Arthritis Linked to Diet in Multiple Studies

Three months into a vegan, grain free diet, no one was more surprised than me when a lifetime of terrible knee pain abruptly vanished. Whilst I caught my autoimmune conditions early, my knees (and sometimes my shoulders) had been plaguing me since I was a teenager. The pain was so chronic I had always assumed that I had created permanent damage at some point in my life. It has now been a year pain free and I’m able to run and use the eliptical with no issues. The issue was so bad, I specifically bought a house with few stairs.


During the last year I have met many people who have improved or eliminated rheumatoid arthritic conditions through diet. I just posted Carrie’s story on my blog, who was almost crippled with arthritis that improved tremendously on a raw vegan diet. I have even met people in their 70s who were lucky enough to reverse joint issues.

Fascinated, I researched everything I could find on the topic and I was surprised to find that many studies have been done, linking RA to various food items. On John McDougall’s website, I found a collection of published studies from across the last 40 years. I point this out, because most meat and dairy was “organic” and GMO’s did not exist at that time.

The Studies

Ÿ In 1979, Skoldstam fasted 16 patients with rheumatoid arthritis for 7-10 days with a fruit-and vegetable juice fast, followed by a lactovegetarian diet for 9 weeks. One-third of the patients improved during the fast, but all deteriorated when the milk products were reintroduced (a lactovegetarian diet) (Scan J Rheumatol 8:249, 1979).

Ÿ In 1980, Hicklin reported clinical improvement in 24 of 72 rheumatoid patients on an exclusion diet. Food sensitivities were reported to: grains in 14, milk in 4, nuts in 8, beef in 4, cheese in 7, eggs in 5, and one each to chicken, fish, potato, and liver (Clin Allergy 10:463, 1980).

Glass of milk and sliced bread isolated on white background

Ÿ In 1980, Stroud reported on 44 patients with rheumatoid arthritis treated with the elimination of food and chemical avoidance. They were then challenged with foods. Wheat, corn, and beef were the greatest offenders (Clin Res 28:791A, 1980).

Ÿ In 1981, Parke described a 38-year-old mother with 11-years of progressive erosive seronegative rheumatoid arthritis who recovered from her disease, attaining full mobility, by stopping all dairy products. She was then hospitalized and challenged with 3 pounds of cheese and seven pints of milk over 3 days. Within 24 hours there was a pronounced deterioration of the patient’s arthritis (BMJ 282:2027, 1981).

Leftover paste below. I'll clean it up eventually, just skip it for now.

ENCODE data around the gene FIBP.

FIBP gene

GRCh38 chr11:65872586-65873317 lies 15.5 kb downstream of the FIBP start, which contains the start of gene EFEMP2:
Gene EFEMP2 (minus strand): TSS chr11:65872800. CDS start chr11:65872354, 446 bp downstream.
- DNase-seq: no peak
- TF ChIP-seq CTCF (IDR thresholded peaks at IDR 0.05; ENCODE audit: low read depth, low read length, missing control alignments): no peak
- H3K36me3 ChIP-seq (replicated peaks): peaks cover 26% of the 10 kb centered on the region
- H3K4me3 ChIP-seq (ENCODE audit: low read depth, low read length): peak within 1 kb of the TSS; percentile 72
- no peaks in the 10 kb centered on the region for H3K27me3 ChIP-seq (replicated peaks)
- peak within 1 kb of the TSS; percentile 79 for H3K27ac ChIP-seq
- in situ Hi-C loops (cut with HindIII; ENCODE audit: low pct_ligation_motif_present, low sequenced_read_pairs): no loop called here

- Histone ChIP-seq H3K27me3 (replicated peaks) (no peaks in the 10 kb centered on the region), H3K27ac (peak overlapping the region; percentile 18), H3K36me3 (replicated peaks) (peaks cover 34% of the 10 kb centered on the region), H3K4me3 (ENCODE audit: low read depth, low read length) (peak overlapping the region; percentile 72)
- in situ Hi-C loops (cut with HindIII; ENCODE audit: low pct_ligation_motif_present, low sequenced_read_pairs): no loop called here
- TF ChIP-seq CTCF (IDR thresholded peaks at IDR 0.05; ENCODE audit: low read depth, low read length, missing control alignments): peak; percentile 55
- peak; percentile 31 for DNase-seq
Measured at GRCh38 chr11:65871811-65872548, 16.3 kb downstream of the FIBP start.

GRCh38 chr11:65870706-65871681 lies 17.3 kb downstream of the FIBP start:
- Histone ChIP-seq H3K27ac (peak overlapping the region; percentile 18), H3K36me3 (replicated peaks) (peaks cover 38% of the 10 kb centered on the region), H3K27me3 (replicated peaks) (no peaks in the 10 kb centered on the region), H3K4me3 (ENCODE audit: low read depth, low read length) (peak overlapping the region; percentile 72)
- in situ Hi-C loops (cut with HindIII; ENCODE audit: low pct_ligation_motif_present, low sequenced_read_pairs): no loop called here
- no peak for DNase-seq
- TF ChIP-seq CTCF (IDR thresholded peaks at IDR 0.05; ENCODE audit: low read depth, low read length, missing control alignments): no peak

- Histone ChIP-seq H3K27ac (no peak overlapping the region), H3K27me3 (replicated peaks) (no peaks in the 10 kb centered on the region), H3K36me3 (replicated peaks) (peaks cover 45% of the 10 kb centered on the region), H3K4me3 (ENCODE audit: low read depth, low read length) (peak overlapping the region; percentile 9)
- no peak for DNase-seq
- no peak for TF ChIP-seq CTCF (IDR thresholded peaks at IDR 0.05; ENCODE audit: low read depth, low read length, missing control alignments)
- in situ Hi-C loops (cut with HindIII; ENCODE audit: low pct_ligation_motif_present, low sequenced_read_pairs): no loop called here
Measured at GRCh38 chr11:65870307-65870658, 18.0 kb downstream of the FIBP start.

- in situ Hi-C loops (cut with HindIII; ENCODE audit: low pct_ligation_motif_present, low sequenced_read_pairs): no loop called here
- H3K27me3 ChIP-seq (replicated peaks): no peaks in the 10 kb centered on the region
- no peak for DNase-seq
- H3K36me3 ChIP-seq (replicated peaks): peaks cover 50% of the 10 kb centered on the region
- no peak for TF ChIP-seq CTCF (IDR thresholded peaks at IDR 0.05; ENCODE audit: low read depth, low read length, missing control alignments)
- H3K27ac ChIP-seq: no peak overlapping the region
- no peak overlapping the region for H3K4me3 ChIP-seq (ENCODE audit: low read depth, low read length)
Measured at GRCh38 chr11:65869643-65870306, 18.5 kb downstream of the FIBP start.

Ÿ In 1981, Lucas found a fat-free diet produced complete remission in 6 patients with rheumatoid arthritis. Remission was lost within 24-72 hours of eating a high-fat meal, such as one containing chicken, cheese, safflower oil, beef, or coconut oil. The authors concluded, “…dietary fats in amounts normally eaten in the American diet cause the inflammatory joint changes seen in rheumatoid arthritis.” (Clin Res29:754, 1981).

Ÿ In 1982 Sundqvist studied the influence of fasting with 3 liters of fruit and vegetable juice daily and lactovegetarian diet on intestinal permeability in 5 patients with rheumatoid arthritis. Intestinal permeability decreased after fasting, but increased again during a subsequent lactovegetarian diet regime (dairy products and vegetables). Concomitantly it appeared that disease activity first decreased and then increased again. The authors conclude, “The results indicate that, unlike a lactovegetarian diet, fasting may ameliorate the disease activity and reduce both the intestinal and the non-intestinal permeability in rheumatoid arthritis.” (Scand J Rheumatol 11:33, 1982.)

Ÿ In 1983, Lithell studied twenty patients with arthritis and various skin diseases on a metabolic ward during a 2-week period of modified fast on vegetarian broth and drinks, followed by a 3-week period of a vegan diet (no animal products). During fasting, joint pains were less intense in many subjects. In some types of skin diseases (pustulosis palmaris et plantaris and atopic eczema) an improvement could be demonstrated during the fast. During the vegan diet, both signs and symptoms returned in most patients, with the exception of some patients with psoriasis who experienced an improvement. The vegan diet was very high-fat (42% fat). (Acta Derm Venereol 63:397, 1983).

Ÿ In 1984 Kroker described 43 patients from three hospital centers who underwent a 1-week water fast, and overall the group improved significantly during the fast. In 31 patients evaluated, 25 had “fair” to “excellent” responses and 6 had “poor” responses. Those with more advanced arthritis had the poor responses. (Clin Ecol 2:137, 1984).